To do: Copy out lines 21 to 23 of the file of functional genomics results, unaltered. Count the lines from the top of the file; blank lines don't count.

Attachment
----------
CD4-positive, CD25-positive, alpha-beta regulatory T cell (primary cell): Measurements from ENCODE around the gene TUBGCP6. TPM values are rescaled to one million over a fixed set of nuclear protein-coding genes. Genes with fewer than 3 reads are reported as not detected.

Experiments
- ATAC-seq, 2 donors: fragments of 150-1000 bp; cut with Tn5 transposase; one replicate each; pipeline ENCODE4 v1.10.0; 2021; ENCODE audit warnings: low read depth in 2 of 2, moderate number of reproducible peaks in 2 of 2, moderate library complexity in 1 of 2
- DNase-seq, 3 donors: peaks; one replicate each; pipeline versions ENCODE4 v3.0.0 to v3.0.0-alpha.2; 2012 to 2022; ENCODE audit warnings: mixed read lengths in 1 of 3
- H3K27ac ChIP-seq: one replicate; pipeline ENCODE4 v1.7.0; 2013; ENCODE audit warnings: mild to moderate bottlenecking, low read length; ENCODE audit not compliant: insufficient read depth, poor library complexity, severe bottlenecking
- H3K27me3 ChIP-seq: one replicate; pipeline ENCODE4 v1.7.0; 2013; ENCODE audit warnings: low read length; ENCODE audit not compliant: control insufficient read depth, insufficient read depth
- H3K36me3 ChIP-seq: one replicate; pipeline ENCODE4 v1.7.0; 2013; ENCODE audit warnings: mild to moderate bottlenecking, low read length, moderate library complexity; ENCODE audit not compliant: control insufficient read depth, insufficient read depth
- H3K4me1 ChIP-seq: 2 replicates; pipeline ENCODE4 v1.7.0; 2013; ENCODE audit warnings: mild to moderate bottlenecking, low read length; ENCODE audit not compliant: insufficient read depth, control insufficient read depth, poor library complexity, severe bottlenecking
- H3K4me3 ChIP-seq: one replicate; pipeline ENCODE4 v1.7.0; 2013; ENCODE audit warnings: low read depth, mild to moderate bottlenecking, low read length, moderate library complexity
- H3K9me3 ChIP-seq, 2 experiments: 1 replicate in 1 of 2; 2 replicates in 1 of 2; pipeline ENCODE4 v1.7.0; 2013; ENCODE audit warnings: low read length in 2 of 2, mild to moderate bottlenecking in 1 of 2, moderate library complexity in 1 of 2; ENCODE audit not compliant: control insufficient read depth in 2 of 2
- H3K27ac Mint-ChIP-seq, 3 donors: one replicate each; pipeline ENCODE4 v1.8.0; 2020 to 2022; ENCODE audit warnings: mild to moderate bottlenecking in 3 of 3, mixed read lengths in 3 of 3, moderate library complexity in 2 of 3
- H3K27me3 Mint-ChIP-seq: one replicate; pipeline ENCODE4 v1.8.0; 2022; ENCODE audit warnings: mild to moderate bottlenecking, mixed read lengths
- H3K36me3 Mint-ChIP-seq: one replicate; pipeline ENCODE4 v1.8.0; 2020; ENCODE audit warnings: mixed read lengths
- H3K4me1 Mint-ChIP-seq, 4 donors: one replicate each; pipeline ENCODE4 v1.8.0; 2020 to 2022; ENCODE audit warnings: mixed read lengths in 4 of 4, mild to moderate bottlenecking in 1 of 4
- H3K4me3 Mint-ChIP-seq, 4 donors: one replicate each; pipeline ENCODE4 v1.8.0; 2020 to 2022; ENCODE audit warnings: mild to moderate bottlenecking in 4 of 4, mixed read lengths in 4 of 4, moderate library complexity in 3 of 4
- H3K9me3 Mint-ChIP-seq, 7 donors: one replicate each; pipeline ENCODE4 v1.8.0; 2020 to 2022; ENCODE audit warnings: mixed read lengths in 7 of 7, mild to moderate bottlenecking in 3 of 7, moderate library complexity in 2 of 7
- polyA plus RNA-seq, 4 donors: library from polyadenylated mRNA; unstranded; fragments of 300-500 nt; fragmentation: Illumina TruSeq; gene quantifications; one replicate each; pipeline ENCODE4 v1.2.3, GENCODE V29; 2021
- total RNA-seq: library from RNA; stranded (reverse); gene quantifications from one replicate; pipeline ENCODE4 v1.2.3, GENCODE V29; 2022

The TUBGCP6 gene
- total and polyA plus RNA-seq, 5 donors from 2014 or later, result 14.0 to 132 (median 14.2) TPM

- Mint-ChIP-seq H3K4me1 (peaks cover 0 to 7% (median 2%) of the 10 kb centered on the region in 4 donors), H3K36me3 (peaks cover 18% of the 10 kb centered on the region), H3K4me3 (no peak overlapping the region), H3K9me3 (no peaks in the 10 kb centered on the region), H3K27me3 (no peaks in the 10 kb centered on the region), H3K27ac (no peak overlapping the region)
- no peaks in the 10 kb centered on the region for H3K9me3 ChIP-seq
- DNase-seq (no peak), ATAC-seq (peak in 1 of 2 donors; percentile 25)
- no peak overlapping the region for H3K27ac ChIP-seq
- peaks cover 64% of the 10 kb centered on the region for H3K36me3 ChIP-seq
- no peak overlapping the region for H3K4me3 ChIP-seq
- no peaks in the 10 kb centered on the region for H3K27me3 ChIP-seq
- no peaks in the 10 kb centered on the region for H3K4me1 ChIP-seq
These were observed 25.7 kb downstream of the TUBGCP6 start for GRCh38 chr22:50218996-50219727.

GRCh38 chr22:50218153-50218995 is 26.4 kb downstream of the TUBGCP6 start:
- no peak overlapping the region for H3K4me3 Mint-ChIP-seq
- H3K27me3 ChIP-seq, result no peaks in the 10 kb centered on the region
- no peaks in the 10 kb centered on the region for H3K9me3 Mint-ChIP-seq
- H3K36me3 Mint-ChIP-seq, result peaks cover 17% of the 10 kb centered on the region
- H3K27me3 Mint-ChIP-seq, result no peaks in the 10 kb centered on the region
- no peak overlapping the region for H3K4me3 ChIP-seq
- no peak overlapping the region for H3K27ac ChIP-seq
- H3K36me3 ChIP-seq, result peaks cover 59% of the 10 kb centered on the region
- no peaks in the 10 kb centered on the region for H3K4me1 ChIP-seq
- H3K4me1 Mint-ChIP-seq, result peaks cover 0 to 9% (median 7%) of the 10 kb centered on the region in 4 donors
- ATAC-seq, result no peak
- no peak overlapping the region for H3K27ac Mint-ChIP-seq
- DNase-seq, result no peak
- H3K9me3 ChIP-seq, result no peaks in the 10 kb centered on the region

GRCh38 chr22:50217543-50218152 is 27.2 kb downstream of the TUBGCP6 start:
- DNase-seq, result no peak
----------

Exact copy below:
- Mint-ChIP-seq H3K4me1 (peaks cover 0 to 7% (median 2%) of the 10 kb centered on the region in 4 donors), H3K36me3 (peaks cover 18% of the 10 kb centered on the region), H3K4me3 (no peak overlapping the region), H3K9me3 (no peaks in the 10 kb centered on the region), H3K27me3 (no peaks in the 10 kb centered on the region), H3K27ac (no peak overlapping the region)
- no peaks in the 10 kb centered on the region for H3K9me3 ChIP-seq
- DNase-seq (no peak), ATAC-seq (peak in 1 of 2 donors; percentile 25)